Wednesday, July 23, 2008

Abraham Harley Cassel

From his birth in 1820 to his death on this date in 1908, Abraham Cassel was in love with books. His formal schooling consisted of six weeks of school at age eleven. He educated himself through reading and study due to his father's opposition to formal education.

In 1867 Cassel wrote to a friend: "My greatest delight from early infancy was in Books and matters of former times. Consequently the pursuits of my whole life were bent in that channel. I have therefore amassed an amount of matter that is almost incredible. Among which may be found Letters, Geneologies, and other Manuscripts from many of the most ancient Brethren ... I have travelled thousands of miles and ransacked many old Bee-Boxes and Flour Barrels in the garrets and lofts of their dispersed descendants to collect them...."

As a book collector, Cassel was also an avid reader until his eyesight failed. He wrote articles in the Gospel Visitor using the pen name Theophilus and contributed articles and information to a dozen Brethren periodicals. Although he did not write a history of the Brethren, his knowledge and his library were major sources of information for M.G. Brumbaugh's History of the German Baptist Brethren (1899). Brumbaugh dedicated the book to Cassel.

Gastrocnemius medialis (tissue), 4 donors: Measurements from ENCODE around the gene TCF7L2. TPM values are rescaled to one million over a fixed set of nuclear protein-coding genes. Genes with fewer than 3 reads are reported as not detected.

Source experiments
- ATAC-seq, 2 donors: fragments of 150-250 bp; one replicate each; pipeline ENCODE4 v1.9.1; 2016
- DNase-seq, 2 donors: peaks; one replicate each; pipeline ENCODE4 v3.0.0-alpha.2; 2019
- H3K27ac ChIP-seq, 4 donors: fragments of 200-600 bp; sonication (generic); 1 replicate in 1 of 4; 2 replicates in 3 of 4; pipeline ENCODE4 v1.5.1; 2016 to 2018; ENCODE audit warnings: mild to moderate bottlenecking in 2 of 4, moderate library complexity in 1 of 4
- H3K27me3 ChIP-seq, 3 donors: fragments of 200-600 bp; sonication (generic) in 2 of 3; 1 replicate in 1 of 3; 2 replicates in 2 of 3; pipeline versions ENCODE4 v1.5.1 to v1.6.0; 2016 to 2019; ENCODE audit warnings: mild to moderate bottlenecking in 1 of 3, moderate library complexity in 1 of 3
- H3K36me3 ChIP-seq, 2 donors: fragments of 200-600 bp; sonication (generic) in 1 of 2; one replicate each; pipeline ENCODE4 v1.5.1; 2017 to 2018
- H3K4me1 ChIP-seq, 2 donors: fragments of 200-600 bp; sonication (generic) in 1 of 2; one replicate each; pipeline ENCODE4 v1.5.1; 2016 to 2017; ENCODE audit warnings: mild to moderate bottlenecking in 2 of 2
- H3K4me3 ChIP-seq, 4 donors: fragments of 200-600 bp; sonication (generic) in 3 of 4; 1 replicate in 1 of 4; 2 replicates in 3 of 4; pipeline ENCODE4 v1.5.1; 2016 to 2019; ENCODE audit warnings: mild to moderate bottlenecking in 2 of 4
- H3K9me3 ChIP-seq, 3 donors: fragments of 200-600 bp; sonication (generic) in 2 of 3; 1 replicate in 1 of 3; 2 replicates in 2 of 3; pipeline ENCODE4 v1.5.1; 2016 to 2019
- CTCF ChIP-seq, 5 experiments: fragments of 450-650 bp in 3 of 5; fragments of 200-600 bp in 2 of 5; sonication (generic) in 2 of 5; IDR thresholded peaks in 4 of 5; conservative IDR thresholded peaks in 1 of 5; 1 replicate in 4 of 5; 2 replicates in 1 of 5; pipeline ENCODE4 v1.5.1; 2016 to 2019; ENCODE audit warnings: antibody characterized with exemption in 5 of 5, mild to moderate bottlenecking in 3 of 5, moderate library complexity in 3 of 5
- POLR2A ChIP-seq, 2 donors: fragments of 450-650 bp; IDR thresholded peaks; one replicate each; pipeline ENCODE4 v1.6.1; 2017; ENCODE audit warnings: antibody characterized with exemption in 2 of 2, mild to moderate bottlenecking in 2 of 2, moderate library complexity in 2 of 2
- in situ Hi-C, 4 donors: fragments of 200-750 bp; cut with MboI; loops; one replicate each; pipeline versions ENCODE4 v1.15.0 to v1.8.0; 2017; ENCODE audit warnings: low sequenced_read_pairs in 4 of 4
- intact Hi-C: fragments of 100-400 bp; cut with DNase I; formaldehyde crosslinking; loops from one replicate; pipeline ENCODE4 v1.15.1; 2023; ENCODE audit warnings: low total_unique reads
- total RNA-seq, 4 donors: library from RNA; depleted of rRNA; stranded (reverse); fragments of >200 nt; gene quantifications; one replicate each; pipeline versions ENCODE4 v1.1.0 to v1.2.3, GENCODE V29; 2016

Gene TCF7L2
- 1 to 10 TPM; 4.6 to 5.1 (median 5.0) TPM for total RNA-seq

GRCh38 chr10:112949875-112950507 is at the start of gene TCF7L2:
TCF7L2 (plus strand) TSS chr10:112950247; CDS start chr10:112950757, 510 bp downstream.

People came from great distances to use the material in the Cassel Library and to question the book collector and librarian who brought together approximately 50,000 items during the second half of the 19th century. When Cassel died in 1908, newspaper obituaries described him as "the foremost Pennsylvania German bibliophile and a widely known authority on the literature of the Germans in America..."

At his funeral, M.G. Brumbaugh stated, "No man ever lived or will live, who will do for the Dunkard Church what Brother Cassel has done. Our history was engraved and preserved on the shelves of his library. He kept safe our records as a denomination."

Source: The Brethren Encyclopedia